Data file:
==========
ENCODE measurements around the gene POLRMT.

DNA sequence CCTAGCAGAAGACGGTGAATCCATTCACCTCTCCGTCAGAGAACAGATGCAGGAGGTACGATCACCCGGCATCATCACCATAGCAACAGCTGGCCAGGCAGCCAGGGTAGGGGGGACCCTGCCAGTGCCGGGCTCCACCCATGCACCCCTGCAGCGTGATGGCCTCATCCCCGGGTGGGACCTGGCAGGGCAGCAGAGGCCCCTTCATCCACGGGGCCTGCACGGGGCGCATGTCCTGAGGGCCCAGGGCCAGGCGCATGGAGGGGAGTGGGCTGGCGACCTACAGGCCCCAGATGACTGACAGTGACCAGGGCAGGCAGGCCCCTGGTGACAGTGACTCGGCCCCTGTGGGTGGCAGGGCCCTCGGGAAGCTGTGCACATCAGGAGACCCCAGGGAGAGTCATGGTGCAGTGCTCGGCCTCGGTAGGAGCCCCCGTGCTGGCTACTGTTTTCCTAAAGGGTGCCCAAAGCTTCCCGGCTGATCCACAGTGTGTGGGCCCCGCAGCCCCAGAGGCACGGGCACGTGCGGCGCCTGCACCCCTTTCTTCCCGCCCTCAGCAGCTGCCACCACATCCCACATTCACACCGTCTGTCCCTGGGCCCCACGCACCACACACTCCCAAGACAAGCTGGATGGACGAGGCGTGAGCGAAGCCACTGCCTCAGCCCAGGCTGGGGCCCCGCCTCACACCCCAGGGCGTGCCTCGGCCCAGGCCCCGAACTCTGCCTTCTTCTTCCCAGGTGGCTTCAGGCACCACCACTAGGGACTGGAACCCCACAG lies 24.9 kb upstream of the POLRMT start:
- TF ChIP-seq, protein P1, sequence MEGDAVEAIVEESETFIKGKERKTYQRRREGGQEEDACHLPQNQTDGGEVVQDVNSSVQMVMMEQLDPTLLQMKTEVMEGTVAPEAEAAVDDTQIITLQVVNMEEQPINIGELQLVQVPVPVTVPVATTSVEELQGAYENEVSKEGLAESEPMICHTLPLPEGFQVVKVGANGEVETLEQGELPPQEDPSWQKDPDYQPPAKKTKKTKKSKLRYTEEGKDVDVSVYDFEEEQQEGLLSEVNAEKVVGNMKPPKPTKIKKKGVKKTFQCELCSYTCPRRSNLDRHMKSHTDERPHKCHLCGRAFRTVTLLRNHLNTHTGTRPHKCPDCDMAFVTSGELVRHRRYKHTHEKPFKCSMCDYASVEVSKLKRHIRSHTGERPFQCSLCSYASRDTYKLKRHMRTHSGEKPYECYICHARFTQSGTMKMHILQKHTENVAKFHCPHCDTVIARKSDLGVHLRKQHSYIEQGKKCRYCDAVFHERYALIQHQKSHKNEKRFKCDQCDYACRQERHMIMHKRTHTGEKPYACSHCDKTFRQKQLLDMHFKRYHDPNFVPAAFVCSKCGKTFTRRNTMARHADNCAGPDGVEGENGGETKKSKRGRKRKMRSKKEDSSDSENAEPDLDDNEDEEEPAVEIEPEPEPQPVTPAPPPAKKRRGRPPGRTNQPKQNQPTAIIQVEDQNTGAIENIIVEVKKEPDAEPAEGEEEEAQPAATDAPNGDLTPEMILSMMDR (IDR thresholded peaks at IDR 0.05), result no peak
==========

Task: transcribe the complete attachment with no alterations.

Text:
ENCODE measurements around the gene POLRMT.

DNA sequence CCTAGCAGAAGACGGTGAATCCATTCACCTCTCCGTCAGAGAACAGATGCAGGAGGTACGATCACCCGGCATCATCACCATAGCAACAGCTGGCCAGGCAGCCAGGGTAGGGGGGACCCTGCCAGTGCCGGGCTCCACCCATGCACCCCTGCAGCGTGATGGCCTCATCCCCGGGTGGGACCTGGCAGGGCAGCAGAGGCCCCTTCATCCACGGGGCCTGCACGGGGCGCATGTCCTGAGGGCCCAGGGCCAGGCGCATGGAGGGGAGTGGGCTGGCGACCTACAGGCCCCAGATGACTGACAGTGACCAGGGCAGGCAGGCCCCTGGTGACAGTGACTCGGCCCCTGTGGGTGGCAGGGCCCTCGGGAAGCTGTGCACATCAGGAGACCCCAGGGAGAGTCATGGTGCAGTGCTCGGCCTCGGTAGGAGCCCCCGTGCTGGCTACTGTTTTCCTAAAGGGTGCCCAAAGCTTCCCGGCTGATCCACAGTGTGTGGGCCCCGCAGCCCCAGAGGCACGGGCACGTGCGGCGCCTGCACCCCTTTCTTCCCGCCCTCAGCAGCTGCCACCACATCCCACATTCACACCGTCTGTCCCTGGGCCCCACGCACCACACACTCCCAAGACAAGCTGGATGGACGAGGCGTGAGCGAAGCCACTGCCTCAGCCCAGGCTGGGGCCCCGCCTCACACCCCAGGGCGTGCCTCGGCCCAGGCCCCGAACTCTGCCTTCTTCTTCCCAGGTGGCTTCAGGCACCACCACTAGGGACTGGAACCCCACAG lies 24.9 kb upstream of the POLRMT start:
- TF ChIP-seq, protein P1, sequence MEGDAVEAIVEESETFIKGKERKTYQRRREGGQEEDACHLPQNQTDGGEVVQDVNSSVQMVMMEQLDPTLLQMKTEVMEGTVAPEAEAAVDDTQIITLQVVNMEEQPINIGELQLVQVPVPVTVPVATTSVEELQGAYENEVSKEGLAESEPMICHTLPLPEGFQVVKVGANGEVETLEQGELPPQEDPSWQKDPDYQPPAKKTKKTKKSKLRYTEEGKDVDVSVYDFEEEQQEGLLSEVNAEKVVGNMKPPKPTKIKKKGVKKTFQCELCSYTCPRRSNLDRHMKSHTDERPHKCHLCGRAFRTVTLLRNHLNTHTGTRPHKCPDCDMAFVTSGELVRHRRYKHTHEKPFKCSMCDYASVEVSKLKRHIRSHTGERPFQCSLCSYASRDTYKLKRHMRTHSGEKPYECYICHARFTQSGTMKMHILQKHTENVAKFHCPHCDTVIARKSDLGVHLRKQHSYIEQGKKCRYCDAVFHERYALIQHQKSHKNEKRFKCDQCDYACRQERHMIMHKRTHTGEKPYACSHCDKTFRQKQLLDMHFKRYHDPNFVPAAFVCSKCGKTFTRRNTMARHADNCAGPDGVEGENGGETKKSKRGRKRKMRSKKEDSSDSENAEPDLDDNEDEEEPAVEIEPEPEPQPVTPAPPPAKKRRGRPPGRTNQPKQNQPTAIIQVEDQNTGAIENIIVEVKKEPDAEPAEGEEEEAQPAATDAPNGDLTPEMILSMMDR (IDR thresholded peaks at IDR 0.05), result no peak